In 1937, Benny Goodman topped the charts. Amelia Earhart disappeared somewhere over the Pacific and England’s King Edward gave up his thrown for Wallis Simpson. 1937 was also the year Brad and Janet Mead opened Pico Peak in Mendon. Linda Goodspeed is the author of Pico, Vermont – a history of the ski resort.
"It’s an interesting story in the beginning because Brad and Janet Mead were a young couple from New York City – a couple of free spirits – Brad was an artist," Goodspeed said.
And they were independently wealthy. They were unconventional and dramatic. Instead of a house, they built a castle in Mendon called North Towers complete with a moat. Goodspeed says the Meads were avid skiers who dreamed of opening their own ski area. Pico Mountain, which was nearby and just off Route 4 seemed perfect. But the couple had to convince landowner and future governor Mortimer Proctor, to lease them space for this newfangled sport.
"Brad painted a whole series of murals depicting Pico in various stages of development to show Mortimer Proctor so he would kind of envision what would happen there," Goodspeed explained.
It worked and the Meads put up a rope tow and opened Pico on Thanksgiving Day 1937. That same year, a group of local skiers formed the Otter Ski Patrol at Pico, the oldest volunteer ski patrol in the nation. Mendon resident Joe Jones was an early patroller who went on to become a well-known race coach.
"I knew Brad very well because Wednesday night’s we used to have a little slalom race. That’s where I learned how to ski. I’ll never forget it I fell 13 times the first time out of about 25 gates," Jones said with a laugh. "But we used to get the Dartmouth ski team over here and the Woodstock skiers. They were Olympic skiers back in those days. It was fun."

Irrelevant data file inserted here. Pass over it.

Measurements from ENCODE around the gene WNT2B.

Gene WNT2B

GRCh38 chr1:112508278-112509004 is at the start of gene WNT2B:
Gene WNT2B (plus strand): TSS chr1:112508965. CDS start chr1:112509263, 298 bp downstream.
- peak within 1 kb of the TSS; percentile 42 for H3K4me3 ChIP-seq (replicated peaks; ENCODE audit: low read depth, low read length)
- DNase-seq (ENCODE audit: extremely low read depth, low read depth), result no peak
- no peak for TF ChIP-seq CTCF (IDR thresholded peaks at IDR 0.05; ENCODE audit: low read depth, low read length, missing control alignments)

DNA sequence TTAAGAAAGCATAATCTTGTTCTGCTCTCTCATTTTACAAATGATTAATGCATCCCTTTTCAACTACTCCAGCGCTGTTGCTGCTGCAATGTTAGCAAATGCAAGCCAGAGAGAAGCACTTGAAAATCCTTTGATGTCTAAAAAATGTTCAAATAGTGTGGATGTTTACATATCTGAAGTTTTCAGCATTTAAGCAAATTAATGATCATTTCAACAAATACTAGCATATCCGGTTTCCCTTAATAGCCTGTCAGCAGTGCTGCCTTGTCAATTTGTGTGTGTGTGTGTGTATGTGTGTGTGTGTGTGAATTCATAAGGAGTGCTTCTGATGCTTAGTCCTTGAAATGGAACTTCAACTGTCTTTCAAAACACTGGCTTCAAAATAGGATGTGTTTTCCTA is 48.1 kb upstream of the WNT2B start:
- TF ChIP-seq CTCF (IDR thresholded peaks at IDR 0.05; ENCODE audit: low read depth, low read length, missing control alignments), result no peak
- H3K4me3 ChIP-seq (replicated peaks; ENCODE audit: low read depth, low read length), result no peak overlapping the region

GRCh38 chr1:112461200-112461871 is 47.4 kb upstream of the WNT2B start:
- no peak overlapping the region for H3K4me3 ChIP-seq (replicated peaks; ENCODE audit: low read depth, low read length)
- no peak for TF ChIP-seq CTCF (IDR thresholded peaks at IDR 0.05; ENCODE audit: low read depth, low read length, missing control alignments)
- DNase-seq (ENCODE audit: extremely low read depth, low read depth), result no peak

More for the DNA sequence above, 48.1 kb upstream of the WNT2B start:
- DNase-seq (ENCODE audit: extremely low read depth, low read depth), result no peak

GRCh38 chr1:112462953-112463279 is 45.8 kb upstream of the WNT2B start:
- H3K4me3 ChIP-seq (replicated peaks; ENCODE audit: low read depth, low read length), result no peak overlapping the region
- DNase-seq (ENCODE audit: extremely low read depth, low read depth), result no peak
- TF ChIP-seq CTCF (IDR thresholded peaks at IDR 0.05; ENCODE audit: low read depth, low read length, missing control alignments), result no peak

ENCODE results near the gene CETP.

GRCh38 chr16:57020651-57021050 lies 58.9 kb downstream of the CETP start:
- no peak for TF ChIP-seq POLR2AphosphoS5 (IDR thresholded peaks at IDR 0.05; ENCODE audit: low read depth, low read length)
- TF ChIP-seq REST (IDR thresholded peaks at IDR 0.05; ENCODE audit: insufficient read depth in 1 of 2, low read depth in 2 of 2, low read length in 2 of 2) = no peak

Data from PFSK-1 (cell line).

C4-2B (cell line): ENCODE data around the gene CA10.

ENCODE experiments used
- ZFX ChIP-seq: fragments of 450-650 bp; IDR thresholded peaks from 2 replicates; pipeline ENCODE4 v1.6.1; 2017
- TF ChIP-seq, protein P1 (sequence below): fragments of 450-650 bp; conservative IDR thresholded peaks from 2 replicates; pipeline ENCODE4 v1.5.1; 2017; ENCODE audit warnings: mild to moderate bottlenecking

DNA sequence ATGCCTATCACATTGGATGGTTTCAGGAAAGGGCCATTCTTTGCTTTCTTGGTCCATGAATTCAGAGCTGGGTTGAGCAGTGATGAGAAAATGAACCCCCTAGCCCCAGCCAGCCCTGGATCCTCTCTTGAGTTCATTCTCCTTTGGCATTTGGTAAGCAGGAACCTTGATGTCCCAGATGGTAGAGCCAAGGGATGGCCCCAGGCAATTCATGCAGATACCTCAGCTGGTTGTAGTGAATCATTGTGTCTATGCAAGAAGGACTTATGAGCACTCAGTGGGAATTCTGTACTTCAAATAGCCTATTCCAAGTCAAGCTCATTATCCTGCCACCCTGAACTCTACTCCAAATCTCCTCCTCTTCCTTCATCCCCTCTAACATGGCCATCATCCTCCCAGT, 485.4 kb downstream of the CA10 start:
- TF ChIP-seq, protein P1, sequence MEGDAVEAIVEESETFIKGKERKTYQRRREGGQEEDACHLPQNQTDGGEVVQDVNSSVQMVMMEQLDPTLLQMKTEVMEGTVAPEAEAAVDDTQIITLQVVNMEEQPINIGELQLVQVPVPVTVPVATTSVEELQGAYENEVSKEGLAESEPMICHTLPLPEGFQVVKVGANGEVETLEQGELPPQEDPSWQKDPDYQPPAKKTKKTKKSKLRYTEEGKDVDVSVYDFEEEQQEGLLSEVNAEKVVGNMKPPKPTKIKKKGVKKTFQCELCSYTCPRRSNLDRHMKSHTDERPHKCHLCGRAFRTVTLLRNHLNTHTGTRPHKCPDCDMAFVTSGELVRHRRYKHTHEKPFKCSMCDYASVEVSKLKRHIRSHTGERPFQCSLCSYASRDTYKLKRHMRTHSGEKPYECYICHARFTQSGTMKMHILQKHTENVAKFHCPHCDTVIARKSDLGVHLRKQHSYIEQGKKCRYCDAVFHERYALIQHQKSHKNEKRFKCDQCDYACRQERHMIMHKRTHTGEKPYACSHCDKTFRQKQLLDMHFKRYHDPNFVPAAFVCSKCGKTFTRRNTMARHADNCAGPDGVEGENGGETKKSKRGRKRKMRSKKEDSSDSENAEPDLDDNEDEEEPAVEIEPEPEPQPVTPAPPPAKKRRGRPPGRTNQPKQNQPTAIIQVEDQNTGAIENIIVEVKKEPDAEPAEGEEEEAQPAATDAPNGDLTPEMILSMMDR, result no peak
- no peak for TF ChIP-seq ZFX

Pico’s popularity grew in a large part Jones says because of Brad and Janet’s personalities and vision. The couple worked hard to incorporate the latest ski technology from Europe, installing the first T-bar in North America and hiring Swiss skiing sensation Karl Acker to head up their ski school and racing program.
But Pico’s rapid growth was derailed by two events: the start of World War Two in 1941 and Brad Mead’s death less than a year later in a freak speed boat accident. While many ski areas closed during the war, Janet fought to keep Pico open.
"You had to know Janet Mead to understand that," Frank Heald said.
Heald began skiing at Pico in the late 1950s and was its long time general manager decades later.
"It’s very difficult to explain the strong will that that woman had. She was far ahead of her time in terms of what we think of today in terms of equality of the sexes. She was a dynamo in her day and didn’t know the meaning of can’t do it."
Traits she passed on to her daughter Andrea Mead Lawrence who skied into history when she won two gold medals in the 1952 games. Two years later Janet sold Pico to Karl and June Acker. Janet died in 1990. She and her husband Brad are buried near the summit of the mountain they loved.